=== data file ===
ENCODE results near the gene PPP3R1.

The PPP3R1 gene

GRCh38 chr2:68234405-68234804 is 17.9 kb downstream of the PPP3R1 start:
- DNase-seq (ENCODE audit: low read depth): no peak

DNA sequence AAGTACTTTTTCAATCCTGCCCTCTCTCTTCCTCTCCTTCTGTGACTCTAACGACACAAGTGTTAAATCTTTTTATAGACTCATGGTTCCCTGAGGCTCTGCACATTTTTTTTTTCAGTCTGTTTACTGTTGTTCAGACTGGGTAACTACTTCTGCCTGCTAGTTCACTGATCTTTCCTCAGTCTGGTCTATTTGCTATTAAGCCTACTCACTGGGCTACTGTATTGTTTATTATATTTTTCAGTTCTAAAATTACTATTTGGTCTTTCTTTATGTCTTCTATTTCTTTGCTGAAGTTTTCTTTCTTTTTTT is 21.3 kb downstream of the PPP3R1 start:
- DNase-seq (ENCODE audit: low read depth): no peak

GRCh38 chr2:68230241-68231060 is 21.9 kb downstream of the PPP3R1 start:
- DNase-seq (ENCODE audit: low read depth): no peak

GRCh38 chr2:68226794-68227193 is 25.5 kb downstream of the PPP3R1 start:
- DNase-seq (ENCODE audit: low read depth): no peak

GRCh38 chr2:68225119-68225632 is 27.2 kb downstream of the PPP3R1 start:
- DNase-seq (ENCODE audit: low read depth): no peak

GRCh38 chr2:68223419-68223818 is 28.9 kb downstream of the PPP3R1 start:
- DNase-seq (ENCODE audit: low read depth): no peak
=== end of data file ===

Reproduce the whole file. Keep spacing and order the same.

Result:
ENCODE results near the gene PPP3R1.

The PPP3R1 gene

GRCh38 chr2:68234405-68234804 is 17.9 kb downstream of the PPP3R1 start:
- DNase-seq (ENCODE audit: low read depth): no peak

DNA sequence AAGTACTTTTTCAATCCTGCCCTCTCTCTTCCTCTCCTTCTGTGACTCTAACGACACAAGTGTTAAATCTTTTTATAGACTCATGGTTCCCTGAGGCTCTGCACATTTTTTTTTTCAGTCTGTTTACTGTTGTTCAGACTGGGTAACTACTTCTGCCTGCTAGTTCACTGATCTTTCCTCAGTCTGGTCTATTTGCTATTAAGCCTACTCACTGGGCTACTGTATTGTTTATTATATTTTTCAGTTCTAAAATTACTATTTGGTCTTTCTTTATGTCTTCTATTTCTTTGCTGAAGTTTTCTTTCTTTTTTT is 21.3 kb downstream of the PPP3R1 start:
- DNase-seq (ENCODE audit: low read depth): no peak

GRCh38 chr2:68230241-68231060 is 21.9 kb downstream of the PPP3R1 start:
- DNase-seq (ENCODE audit: low read depth): no peak

GRCh38 chr2:68226794-68227193 is 25.5 kb downstream of the PPP3R1 start:
- DNase-seq (ENCODE audit: low read depth): no peak

GRCh38 chr2:68225119-68225632 is 27.2 kb downstream of the PPP3R1 start:
- DNase-seq (ENCODE audit: low read depth): no peak

GRCh38 chr2:68223419-68223818 is 28.9 kb downstream of the PPP3R1 start:
- DNase-seq (ENCODE audit: low read depth): no peak